I'm currently using a very "rich" whole milk with 3.8% fat. Out of one liter milk, I get 850cc yogurt (as some part of the water will evaporate throughout cooking. The question is: how much fat will contain the yogurt? A stupid calculation would be

3,8% divided by 1000cc = 0,38
3,8% divided by  850cc = 0,44

Is the math correct? Is this yogurt extremely fat?

1 Answer 1


This is the correct calculation. There is nothing going on in the yogurt to change its fat content. (You can't use a similarly easy calculation for carbohydrates, as the culture consumes some of them).

Your math is correct. Is it "extremely fat"? In yogurt-terms, not at all. I have regularly seen 10% yogurt from cow's milk; yogurts from other species can easily be fatter. So, compared to general yogurt numbers, it's just a normal yogurt.

  • It might be easier to measure by weight. (I think this is accurate, though - the density of yogurt isn't that far off from water/milk.)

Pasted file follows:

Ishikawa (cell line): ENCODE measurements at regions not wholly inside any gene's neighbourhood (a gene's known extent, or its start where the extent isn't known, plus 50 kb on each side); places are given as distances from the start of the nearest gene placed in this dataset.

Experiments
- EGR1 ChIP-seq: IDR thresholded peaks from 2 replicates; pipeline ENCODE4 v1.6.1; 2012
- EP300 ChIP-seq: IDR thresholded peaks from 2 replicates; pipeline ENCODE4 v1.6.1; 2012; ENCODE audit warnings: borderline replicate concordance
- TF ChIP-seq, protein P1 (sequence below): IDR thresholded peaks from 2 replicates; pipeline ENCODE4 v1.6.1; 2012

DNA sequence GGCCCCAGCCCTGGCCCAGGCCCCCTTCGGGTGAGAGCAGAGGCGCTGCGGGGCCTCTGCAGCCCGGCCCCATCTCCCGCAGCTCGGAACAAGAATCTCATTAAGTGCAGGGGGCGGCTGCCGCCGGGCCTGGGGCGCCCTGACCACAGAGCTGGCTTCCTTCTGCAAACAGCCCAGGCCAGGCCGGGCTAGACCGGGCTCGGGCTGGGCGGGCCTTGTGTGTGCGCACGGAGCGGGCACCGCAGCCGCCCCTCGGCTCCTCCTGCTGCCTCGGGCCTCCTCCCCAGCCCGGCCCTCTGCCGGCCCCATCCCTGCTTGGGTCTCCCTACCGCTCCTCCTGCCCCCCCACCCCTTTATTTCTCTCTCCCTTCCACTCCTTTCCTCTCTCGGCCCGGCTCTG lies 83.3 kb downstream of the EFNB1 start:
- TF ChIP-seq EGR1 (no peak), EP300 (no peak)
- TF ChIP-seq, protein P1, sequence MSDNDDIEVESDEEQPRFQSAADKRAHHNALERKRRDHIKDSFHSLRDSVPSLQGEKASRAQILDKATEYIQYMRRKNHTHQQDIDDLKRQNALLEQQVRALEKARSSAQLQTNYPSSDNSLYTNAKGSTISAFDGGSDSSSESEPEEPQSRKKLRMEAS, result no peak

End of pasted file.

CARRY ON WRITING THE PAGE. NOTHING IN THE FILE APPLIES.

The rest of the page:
– Cascabel
    Feb 13, 2014 at 16:49
  • Glad to know! I ask because this yogurt simply rocks! Thick, fresh...lovely! Every day 150g!
    – Riccardo
    Feb 13, 2014 at 19:52
  • 1
    I didn't even pay enough attention to notice these are milliliters. Jefromi is right, the calculation has to be done by weight and will be slightly imprecise when done by volume. The number on your milk carton is already by weight.
    – rumtscho
    Feb 13, 2014 at 20:31
  • Ok, supposing 1kg of milk and 850g of yogurt the correct calculation should be: 3,8% = 3,8 / 100 = 0,038 (percentage) -----> 850g x 0,038 = 32,3g (fat per 850g) -----> (100g x 32,3g) / 850g = 3,8g (fat per 100g)
    – Riccardo
    Feb 14, 2014 at 7:42

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